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HomeAI News & UpdatesBill Gates Forecasts ‘A Massive Technology Boom' Through AI is Near

Bill Gates Forecasts ‘A Massive Technology Boom’ Through AI is Near

According to Microsoft co-founder and philanthropist Bill Gates’ year-end letter posted last week, the general populace in industrialized countries such as the United States will begin to use artificial intelligence to a “significant” degree within the next 18 to 24 months. According to Gates, the impact on things like productivity and innovation might be unprecedented.

“Artificial intelligence is about to accelerate the rate of discoveries at a pace we’ve never seen before,” Gates wrote in a post on his blog.

Gates, who co-founded the Gates Foundation with their former wife, Melinda French Gates, centered his views in the letter on the applications of artificial intelligence in underdeveloped countries. “A key priority of the Gates Foundation in AI is ensuring these tools also address health issues that disproportionately affect the world’s poorest, like AIDS, TB, and malaria,” Gates said in a statement.

Gates lists several applications of AI in various countries while stressing that practical deployment will occur later this decade rather than this year.

“The work that will be done over the next year is setting the stage for a massive technology boom later this decade,” with the use of artificial intelligence, wrote Gates.

Gates cites the following examples of artificial intelligence (AI) being created for use in education and disease combat in his letter:

  1. Fighting antimicrobial resistance (AMR), A researcher at Ghana’s Aurum Institute is developing a software tool that will sift through volumes of information “including local clinical guidelines and health surveillance data about which pathogens are currently at risk of developing resistance in the area, and make suggestions for the best drug, dosage, and duration.”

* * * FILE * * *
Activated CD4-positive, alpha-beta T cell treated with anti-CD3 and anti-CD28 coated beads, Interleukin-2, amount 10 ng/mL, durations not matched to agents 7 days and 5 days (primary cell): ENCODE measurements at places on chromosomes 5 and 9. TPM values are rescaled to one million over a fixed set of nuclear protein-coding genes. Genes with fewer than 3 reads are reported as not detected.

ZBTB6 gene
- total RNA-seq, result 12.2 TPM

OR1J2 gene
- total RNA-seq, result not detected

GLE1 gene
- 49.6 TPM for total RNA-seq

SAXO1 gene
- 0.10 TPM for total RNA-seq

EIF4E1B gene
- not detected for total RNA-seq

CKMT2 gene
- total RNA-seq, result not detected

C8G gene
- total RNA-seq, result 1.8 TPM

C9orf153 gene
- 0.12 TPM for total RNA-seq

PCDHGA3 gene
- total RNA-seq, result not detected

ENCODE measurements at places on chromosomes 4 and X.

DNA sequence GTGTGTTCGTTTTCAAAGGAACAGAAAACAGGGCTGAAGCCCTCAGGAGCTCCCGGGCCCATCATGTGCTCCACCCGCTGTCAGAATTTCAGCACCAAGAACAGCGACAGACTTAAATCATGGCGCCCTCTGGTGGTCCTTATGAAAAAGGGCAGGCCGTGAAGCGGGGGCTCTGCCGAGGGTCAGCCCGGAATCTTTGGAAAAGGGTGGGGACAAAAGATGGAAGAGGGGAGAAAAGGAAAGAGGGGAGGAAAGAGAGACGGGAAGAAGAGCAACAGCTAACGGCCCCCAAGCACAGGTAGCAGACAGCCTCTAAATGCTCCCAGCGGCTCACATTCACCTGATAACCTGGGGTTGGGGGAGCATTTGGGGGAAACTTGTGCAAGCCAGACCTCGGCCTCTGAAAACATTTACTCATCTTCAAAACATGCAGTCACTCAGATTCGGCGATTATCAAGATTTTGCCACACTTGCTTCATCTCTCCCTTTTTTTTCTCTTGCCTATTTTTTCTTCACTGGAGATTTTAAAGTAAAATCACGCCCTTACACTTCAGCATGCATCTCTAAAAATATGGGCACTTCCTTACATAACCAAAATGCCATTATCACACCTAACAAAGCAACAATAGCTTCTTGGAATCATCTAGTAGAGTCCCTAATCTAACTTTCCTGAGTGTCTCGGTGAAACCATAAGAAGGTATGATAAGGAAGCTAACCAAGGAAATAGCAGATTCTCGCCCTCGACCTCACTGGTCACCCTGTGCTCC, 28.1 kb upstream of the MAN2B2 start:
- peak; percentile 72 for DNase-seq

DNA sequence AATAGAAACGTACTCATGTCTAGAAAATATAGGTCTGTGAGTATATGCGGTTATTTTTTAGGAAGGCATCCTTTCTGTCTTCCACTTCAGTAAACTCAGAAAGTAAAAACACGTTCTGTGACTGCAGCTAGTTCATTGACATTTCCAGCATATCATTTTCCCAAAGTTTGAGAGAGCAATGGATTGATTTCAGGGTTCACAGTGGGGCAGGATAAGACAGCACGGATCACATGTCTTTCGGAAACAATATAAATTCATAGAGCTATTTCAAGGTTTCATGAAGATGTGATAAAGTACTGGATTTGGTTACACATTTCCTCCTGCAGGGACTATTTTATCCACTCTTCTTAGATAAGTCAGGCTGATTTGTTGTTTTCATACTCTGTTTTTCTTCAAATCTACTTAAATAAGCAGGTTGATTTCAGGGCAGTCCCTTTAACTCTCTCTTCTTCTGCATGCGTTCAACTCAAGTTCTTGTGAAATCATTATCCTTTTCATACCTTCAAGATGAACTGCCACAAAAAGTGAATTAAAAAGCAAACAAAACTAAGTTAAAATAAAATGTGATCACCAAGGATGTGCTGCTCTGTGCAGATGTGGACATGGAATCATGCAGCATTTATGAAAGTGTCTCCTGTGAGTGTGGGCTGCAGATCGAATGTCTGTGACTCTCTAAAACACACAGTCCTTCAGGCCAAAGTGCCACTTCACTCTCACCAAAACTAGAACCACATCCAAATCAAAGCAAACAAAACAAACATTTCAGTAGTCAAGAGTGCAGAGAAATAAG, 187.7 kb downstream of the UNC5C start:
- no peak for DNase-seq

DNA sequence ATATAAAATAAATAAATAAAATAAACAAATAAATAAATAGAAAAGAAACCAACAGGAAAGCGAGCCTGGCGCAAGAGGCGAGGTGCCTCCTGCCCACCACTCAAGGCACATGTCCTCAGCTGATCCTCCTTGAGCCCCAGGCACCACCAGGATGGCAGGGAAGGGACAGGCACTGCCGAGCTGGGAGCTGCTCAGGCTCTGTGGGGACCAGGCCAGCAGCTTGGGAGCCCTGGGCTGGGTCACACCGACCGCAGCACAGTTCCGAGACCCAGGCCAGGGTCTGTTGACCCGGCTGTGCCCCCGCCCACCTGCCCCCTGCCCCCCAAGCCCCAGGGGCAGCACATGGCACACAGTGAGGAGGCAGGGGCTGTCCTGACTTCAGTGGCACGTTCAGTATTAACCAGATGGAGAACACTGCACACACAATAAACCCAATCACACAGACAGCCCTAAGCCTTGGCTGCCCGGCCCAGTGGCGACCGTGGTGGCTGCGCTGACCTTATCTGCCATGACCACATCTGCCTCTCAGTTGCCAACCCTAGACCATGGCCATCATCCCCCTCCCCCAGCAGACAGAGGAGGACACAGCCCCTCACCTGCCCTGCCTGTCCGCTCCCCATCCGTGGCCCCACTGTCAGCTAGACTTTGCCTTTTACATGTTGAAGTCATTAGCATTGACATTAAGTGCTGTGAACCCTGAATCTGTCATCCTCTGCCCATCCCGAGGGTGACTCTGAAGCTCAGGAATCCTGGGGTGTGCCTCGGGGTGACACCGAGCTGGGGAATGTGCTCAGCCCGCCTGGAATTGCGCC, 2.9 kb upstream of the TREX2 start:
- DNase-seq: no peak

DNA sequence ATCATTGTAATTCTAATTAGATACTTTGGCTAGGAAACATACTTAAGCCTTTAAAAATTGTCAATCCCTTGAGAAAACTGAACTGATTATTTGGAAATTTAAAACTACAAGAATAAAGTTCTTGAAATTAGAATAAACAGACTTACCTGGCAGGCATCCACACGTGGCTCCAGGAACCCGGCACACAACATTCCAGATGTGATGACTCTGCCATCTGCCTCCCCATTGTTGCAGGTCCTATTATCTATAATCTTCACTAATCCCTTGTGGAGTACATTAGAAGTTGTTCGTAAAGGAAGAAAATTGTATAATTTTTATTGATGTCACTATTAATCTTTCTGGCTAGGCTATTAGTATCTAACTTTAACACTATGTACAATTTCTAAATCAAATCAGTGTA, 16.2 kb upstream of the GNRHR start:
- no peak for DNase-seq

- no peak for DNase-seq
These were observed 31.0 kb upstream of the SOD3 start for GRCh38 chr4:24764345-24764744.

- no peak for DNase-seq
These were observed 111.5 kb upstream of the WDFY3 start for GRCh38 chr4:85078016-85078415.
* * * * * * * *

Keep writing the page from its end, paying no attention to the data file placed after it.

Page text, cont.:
2. AI-driven tailored education, such as “Somanasi” in Nairobi, which “has been designed with the cultural context in mind so that it feels familiar to the students who use it.”
  3. Reducing hazards during pregnancy, considering that “a woman dies in childbirth every two minutes” globally on average. Armman is developing a health worker “Copilot” software tool in India for nurses and midwives seeking to “improve the odds for new mothers in India” that adjusts to the aid worker’s expertise level.
  4. A chatbot to evaluate the risk of HIV that “acts like an unbiased and nonjudgmental counselor who can provide around-the-clock advice,” with a focus on “marginalized and vulnerable populations” who are wary of discussing their sexual history with doctors.
  5. A voice-powered smartphone software for Pakistani health workers that allows them to talk into a prompt to fill up a medical health record when visiting a patient in the field, bridging the gap where “many people don’t have any documented medical history.”

Gates emphasizes the AI applications being developed in individual countries, which will be more in line with the actual conditions of those countries. For instance, the voice input feature of the “Pakistan Health Records app” is in line with how people often use their phones to communicate: by speaking rather than typing.

Editorial Staff
Editorial Staff
Editorial Staff at AI Surge is a dedicated team of experts led by Paul Robins, boasting a combined experience of over 7 years in Computer Science, AI, emerging technologies, and online publishing. Our commitment is to bring you authoritative insights into the forefront of artificial intelligence.
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